COX: You know, this is something I'm going to read to you that we hear a lot from some of our white listeners on News & Notes. And this blogger wrote, blacks vote overwhelmingly for a candidate who is black and no one cares. Whites decide not to vote for the black candidate and are called racists. I really can't wait for this election to be over. What about that? You know, race is a tricky thing to discuss. But this person is correct, aren't they, Danielle?

Ms. BELTON: Well, it depends on how you look at it. I mean, a lot of Catholics voted for Kennedy in 1960. I mean, when you're an ethnic minority, a racial minority, or a religious minority, you're going to be really excited about seeing one of your own in that position because you don't see them in that position ever. I mean, it just doesn't happen very often. So I feel like, you know, at one point maybe they have a valid point, but they're really looking at it from the wrong perspective. I mean, your majority - minority culture - if you're in the majority, you really just can't get agitated just because the smaller group that has a small representation gets really excited when one of their own finally gets in there.

COX: Well, that's an interesting point of view. But when race is in the mix, Shawn, I would think that that makes it difficult to avoid the label of having a double standard.

Mr. WILLIAMS: The thing is, you know, Bill Clinton and Al Gore both enjoyed almost 90 percent African-American support in their presidential bids. And I bet Lynn Swann when he was running for governor of Pennsylvania would have loved to have 90 percent support of African-American voters, and he might be governor of Pennsylvania, possibly. So you know, you have to look at all the factors in this, and it's easy to say all black people are voting for Obama. But the truth of the matter is black people were more than willing to vote for Hillary Clinton at the beginning of the campaign. And as he put forth his agenda, more people went his way.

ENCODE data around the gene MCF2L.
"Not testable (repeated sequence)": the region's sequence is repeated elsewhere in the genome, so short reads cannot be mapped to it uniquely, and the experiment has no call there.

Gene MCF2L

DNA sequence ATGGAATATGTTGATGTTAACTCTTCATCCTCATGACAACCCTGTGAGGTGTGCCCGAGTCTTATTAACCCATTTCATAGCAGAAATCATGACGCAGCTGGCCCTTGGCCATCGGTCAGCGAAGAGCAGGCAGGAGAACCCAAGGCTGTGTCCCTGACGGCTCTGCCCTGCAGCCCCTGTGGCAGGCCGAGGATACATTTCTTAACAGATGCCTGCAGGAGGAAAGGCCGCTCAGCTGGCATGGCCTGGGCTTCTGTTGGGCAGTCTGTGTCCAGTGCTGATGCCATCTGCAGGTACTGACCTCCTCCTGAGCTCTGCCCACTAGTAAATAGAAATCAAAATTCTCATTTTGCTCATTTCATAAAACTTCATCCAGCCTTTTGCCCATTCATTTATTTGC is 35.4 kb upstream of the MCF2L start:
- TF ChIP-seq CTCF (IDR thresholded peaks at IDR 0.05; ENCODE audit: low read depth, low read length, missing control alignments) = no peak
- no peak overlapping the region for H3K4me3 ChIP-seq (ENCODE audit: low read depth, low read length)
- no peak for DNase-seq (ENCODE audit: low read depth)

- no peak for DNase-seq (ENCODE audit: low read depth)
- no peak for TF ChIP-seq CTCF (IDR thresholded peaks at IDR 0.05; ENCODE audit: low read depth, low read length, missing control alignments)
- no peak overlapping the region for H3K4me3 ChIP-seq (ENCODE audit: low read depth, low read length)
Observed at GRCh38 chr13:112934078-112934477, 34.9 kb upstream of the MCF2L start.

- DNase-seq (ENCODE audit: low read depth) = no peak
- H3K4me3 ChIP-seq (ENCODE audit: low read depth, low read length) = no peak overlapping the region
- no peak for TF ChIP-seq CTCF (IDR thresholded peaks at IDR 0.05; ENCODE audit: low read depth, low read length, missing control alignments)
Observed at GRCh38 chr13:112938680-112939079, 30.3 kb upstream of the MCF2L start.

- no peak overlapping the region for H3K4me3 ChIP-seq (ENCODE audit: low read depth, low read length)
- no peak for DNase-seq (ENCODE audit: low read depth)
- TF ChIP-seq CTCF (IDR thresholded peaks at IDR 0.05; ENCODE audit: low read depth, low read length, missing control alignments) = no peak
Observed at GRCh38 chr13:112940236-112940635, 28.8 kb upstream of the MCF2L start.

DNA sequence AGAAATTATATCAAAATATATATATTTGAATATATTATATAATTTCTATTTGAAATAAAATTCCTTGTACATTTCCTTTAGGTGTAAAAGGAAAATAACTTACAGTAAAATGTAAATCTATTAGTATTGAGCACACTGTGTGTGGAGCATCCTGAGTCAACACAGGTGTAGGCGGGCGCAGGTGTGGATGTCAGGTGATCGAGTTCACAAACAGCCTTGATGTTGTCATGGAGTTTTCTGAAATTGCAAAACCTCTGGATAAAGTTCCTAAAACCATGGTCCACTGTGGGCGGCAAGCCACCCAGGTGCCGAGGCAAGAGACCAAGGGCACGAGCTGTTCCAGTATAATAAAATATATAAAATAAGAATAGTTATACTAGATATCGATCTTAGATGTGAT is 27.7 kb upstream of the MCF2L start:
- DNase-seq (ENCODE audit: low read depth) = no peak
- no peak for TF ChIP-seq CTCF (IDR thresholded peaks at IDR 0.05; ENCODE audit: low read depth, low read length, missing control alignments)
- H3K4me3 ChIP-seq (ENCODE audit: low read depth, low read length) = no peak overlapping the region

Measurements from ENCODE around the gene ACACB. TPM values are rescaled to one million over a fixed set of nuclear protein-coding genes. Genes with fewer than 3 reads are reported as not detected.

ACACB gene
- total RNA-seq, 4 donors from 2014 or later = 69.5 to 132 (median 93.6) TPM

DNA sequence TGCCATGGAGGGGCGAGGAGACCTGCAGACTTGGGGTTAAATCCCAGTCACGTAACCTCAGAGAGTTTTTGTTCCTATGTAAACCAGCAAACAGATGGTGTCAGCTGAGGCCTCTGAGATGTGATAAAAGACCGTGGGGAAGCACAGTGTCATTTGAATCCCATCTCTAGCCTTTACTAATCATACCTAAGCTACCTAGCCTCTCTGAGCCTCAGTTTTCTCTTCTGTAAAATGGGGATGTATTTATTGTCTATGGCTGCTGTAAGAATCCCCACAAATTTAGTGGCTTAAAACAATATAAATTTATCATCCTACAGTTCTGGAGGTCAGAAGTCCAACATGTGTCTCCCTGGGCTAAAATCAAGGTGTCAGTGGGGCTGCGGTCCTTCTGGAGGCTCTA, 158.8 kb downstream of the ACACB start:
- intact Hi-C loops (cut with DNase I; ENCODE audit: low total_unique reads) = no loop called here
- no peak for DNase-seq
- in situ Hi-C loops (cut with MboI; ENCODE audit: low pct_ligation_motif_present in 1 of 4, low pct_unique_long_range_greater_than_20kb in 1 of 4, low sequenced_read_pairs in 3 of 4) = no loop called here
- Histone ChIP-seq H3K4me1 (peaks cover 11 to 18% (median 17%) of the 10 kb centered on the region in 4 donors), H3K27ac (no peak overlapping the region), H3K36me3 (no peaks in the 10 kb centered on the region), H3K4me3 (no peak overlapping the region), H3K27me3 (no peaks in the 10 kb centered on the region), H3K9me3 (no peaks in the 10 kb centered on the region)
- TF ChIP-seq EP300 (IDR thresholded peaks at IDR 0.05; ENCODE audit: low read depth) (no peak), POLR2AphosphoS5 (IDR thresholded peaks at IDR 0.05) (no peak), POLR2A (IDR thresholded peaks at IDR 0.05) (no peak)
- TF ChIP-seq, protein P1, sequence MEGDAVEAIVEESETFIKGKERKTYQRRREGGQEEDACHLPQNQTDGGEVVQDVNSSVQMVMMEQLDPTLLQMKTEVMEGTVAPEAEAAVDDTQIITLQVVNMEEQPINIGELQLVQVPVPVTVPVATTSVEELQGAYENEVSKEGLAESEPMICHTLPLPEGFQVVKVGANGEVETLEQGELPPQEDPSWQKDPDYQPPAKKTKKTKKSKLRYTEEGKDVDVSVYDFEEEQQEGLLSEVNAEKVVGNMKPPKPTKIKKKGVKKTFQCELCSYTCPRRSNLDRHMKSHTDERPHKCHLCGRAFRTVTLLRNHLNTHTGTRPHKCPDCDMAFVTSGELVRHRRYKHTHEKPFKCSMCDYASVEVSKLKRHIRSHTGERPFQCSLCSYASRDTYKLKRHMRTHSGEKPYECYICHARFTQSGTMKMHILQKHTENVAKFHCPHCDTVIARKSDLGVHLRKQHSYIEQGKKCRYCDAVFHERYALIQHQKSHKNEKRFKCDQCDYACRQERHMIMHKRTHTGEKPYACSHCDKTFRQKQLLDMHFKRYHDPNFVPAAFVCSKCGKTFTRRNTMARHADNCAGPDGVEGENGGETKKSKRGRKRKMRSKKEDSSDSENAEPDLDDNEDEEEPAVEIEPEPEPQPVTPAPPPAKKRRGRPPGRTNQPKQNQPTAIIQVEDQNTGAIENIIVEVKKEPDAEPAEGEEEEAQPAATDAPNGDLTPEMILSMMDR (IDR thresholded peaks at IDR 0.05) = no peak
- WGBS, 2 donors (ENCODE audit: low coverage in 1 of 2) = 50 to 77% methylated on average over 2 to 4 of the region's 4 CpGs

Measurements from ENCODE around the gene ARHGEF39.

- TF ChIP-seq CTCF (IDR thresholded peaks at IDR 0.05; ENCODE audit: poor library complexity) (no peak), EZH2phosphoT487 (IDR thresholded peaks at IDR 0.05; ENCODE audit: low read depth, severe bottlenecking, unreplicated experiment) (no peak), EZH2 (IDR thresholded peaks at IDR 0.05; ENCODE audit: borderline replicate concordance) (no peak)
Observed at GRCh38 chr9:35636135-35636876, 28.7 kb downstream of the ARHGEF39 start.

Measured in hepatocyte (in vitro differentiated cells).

COX: Are you thinking...

Ms. BELTON: That's very true.

COX: Yeah. Are you thinking that people are going to vote for Obama more so, the black people I'm talking about now, more so because of his positions than his color?

Ms. BELTON: Well, the positions make up, I mean, a lot of it. I mean, you look at his race with Alan Keyes in Illinois. I mean, I don't know many black people who would ever vote Alan Keyes for anything.

COX: Well, that wasn't really much of a race. That really wasn't much of a race.

Ms. BELTON: That's true. That's true it wasn't because he was, you know, a carpetbagger, that kind of vibe.

COX: Absolutely.

Ms. BELTON: But here in St. Louis, I mean, there are black Republicans. We have a columnist, Z. Dwight Billingsley, who often tries to run for office, but he runs into the same problem. Most blacks in St. Louis won't vote for him because of his views as a conservative and as a Republican.

COX: All right. Tell you what, we're going to continue our conversation right after the break. Hopefully, we'll be joined by our third blogger. So stick around, we'll be right back.

I'm Tony Cox, and this is News & Notes. We're back now with our bloggers' roundtable. Joining us today are Shawn Williams who publishes the blog Dallas South, and Danielle Belton who runs the blogs Black Snob and The Secret Council of American Negroes. Before we broke we were talking about the election. But let's move on to another topic that is kind of interesting when you look at the historical context, and I'm talking about none other than O.J. Simpson. In case you missed it in the news, O.J. is back in court, this time for reportedly storming into a Las Vegas hotel room last year with five other men to recover sports memorabilia that Simpson said belonged to him. Prosecutors say at least two men with Simpson had guns. He faces 12 charges, including kidnapping, armed robbery, and assault with a deadly weapon, and if found guilty he could receive a life sentence. All right, so, 1994 was the end of the trial, the first O.J. Simpson trial, but does anybody really care, Shawn Williams, about O.J. Simpson's trial this time?